CO (sounds like a jail acronym ;) ) - Yes, the girl's inheritance is significant, so she wouldn't be residing under the bridge. But she wouldn't even get in a fight--the husband would renounce his paternal rights to the baby over to her. She's an adult, which is why I thought that might work. If anyone can think of any reason why it wouldn't, please tell me! :) The entire point of this is to make sure she DOESN'T have to go to court for the custody of the baby. A family lawyer could just draw up some sort of an agreement and have both sign, no?


Yeah, I can think of a way that wouldn't work. *chuckle* One cannot give their parental rights to another person; they can voluntarily terminate them, but not give them away as gifts. She will have to be awarded parental (or guardianship) rights on her own accord.

A family lawyer... yes and no. The family court judge has the power to waive an agreement reached by both interested parties if the judge deems that arrangement to be detrimental to the welfare of the child. But what someone else further up said is probably what you're looking for; the family is prominent and probably connected, so she has her high-powered attorney talk to the judge over drinks at the country club, "It'd be such a shame if these photos and the whole sordid story came out... Mr. Sampson's a pillar of the community and all that..." Voila, agreement signed by all parties and stamped by a judge.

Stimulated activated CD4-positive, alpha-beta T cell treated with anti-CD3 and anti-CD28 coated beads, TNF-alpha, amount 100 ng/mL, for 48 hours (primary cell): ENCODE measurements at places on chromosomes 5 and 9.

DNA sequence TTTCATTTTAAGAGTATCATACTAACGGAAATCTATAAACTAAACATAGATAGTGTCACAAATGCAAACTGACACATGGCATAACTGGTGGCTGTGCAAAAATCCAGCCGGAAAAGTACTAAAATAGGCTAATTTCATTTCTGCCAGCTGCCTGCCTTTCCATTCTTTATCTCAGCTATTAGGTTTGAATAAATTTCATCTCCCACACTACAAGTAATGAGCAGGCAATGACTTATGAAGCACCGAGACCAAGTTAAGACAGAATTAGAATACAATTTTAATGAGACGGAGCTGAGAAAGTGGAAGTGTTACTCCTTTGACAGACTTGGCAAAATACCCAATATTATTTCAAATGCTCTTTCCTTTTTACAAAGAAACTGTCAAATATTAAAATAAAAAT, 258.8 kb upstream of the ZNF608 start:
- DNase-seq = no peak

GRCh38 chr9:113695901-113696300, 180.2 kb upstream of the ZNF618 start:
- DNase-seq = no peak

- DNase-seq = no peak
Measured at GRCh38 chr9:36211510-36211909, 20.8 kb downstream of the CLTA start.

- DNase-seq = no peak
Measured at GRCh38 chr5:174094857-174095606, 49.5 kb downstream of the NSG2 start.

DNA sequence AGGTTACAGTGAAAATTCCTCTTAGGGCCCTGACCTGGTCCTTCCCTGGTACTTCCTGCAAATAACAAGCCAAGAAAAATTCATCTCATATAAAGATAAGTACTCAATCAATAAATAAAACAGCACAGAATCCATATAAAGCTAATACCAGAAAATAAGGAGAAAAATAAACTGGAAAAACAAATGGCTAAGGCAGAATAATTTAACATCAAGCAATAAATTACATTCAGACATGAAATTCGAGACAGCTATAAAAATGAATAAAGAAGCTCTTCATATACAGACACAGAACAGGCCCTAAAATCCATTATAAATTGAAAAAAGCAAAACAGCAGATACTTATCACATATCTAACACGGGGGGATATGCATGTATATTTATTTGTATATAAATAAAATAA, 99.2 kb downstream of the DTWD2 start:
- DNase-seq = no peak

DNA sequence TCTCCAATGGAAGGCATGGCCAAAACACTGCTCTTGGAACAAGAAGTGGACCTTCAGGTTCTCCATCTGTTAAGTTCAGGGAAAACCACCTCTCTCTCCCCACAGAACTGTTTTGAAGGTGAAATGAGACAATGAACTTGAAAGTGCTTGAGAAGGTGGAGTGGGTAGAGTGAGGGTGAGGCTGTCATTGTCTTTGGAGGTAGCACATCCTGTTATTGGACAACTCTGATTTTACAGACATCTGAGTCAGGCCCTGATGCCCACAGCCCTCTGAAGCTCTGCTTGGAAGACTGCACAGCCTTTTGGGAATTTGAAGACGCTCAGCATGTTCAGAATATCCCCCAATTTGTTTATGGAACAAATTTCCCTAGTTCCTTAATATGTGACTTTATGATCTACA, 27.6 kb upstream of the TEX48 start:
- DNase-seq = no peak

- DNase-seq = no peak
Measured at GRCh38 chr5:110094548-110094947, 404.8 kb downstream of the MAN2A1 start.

juneafternoon
03-06-2008, 03:55 AM
Oo! That's a good idea! Once again, I love that I posted this on AW. Thank you, thank you, thank you!

Okay, the outline for this is coming together nicely. :D

Devil Ledbetter
03-06-2008, 05:53 AM
We could make this work believably for a book, though. The husband can be proved unfit through abuse and not a legal relative by blood or marriage (the mother died, therefore the marriage is ended). JA says there are no living relatives, which makes the sister not only the documentable psychological parent but also the next-of-kin. Sister has her inheritance from her mother, presumably significant bucks to stage a good court fight and provide a stable home life. So long as the sister doesn't leave the baby with the husband and sue for custody without residing with the child, this could be quite believable.Yes, absolutely that could work well for fiction.

Fenika
03-06-2008, 09:17 AM
I dunno if anyone mentioned this but I thought typical wills involved all the money going to the surviving husband/wife (and only if/when both passed would it go to any children or other relations). No point in handing a kid the money, even at age 18, if they have a living parent to support them... (generally speaking)

SmartAsh
03-06-2008, 09:46 AM
I dunno if anyone mentioned this but I thought typical wills involved all the money going to the surviving husband/wife (and only if/when both passed would it go to any children or other relations). No point in handing a kid the money, even at age 18, if they have a living parent to support them... (generally speaking)

Yes, I was thinking about the Will situation. Wife doesn't have to leave anything to Husband in Will; provided it's solely her property to pass along (and not marital property), she can gift everything to child. However, a minor is likely unable to collect, so the safest bet is to set up a Trust (and this can be done in the Will).

juneafternoon
03-06-2008, 01:41 PM
There's actually a reason the mother left an inheritance for her kid, lol. I might explore the mother's reasons more with a journal of sorts, since she's dead and can't speak.

And the girl is 18 before she collects. She waits until her birthday before demanding her inheritance.

escritora
03-06-2008, 06:51 PM
Juneafternoon,